Honors student/Honor student

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Google is giving me a mix of these two and I am not sure if these are two different things or it just depends on the use in different parts of the world.

Honors student seems to imply that someone is part of those who will receive the summa, magna and cum laude award for academic excellence, or part of the top 10 performers in class (1st honors, 2nd honors, etc.)

The second one . . . I can’t give a proper definition based on my understanding. It sounds right and I tried to consult the dictionaries but it does not bear any meaning to me.



Help!
>non-native speaker here<
 
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  • Egmont

    Senior Member
    English - U.S.
    Usage varies from one university to another.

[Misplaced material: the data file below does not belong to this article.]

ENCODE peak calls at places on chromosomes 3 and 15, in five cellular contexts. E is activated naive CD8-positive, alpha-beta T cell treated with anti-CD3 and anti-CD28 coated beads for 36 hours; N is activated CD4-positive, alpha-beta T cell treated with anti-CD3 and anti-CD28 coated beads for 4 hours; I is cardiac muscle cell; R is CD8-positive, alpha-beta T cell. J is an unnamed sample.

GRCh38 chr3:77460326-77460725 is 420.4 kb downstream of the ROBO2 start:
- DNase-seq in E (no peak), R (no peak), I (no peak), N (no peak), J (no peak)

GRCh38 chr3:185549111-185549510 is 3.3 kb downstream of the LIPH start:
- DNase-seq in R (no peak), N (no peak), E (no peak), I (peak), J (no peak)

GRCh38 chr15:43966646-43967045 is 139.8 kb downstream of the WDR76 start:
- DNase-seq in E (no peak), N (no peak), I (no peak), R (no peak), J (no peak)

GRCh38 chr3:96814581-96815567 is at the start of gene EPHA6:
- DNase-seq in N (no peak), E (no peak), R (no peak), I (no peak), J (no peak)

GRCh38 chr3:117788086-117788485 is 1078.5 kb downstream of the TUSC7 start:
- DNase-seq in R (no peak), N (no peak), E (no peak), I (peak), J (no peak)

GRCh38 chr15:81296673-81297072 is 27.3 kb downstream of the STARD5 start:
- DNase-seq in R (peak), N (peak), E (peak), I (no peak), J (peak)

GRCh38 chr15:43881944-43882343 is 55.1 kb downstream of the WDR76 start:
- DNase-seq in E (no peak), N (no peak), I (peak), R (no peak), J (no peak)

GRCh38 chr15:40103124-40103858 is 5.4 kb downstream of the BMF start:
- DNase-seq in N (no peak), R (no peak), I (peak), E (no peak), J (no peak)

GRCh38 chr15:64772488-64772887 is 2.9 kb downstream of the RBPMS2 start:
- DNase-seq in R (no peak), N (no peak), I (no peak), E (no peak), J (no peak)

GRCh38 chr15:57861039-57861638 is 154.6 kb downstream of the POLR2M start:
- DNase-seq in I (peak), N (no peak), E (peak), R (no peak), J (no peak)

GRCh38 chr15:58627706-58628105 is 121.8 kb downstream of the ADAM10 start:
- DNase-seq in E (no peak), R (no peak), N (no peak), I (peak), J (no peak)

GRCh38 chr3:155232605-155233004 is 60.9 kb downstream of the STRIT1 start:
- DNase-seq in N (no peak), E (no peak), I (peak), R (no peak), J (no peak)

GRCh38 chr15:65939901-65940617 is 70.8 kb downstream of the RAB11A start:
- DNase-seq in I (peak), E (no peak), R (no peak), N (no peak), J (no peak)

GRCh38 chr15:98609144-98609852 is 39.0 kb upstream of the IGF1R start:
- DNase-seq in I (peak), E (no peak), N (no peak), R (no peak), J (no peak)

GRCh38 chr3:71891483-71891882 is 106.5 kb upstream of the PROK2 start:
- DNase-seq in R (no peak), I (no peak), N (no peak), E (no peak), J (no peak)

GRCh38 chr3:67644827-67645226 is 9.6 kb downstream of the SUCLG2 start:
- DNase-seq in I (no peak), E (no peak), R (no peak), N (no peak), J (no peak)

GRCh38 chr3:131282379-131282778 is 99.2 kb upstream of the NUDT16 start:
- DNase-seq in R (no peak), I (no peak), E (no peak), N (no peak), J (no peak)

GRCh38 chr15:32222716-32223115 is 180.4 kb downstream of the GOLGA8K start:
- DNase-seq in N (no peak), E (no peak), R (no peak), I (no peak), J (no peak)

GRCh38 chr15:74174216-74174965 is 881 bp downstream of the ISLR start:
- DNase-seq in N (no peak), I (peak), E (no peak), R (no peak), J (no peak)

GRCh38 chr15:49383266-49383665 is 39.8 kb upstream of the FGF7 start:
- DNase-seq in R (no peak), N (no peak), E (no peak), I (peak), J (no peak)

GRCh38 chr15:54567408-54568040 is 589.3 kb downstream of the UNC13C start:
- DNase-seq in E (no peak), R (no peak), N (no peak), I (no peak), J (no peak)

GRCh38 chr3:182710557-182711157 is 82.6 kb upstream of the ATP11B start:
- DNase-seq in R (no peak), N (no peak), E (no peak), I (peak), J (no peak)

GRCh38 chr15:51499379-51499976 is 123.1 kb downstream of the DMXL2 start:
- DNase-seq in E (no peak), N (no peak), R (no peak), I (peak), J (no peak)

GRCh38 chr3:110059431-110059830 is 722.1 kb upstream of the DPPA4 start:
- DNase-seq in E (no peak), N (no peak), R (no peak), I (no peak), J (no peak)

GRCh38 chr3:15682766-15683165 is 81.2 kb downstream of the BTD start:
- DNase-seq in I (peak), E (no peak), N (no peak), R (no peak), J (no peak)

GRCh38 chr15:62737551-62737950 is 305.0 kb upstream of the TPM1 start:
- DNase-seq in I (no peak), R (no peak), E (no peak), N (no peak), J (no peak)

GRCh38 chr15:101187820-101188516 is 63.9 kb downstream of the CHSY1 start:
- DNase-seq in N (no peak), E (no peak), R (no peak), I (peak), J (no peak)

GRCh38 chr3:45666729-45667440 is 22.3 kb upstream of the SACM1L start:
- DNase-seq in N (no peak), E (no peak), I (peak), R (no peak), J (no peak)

Where I teach, an honors student is enrolled in an "honors program" that comes with opportunities for deeper study than the normal program, special seminars and so on. Participation in this program is noted on transcripts but is not the same as Latin honors (cum laude, etc.). An honor student is one who is doing well in his studies: typically on the Dean's List except in the last semester, when it would refer to Latin honors at graduation. However, I don't think this is universal usage.
     

    natkretep

    Moderato con anima (English Only)
    English (Singapore/UK), basic Chinese
    In a BrE context, I don't think honour student is a term used - but we certainly have honours students. There are systems where you can graduate in 3 years with a general (non-honours) degree - in places like Scotland or Australia. You can stay on for an additional year in the honours programme and graduate with an honours degree as opposed to a general degree. (This can be a Class 1, Class 2: 1 [second upper], Class 2:2 [second lower] or Class 3 honours degree.)

    In England, the term isn't much used because almost everyone graduates with an honours degree anyway.
     
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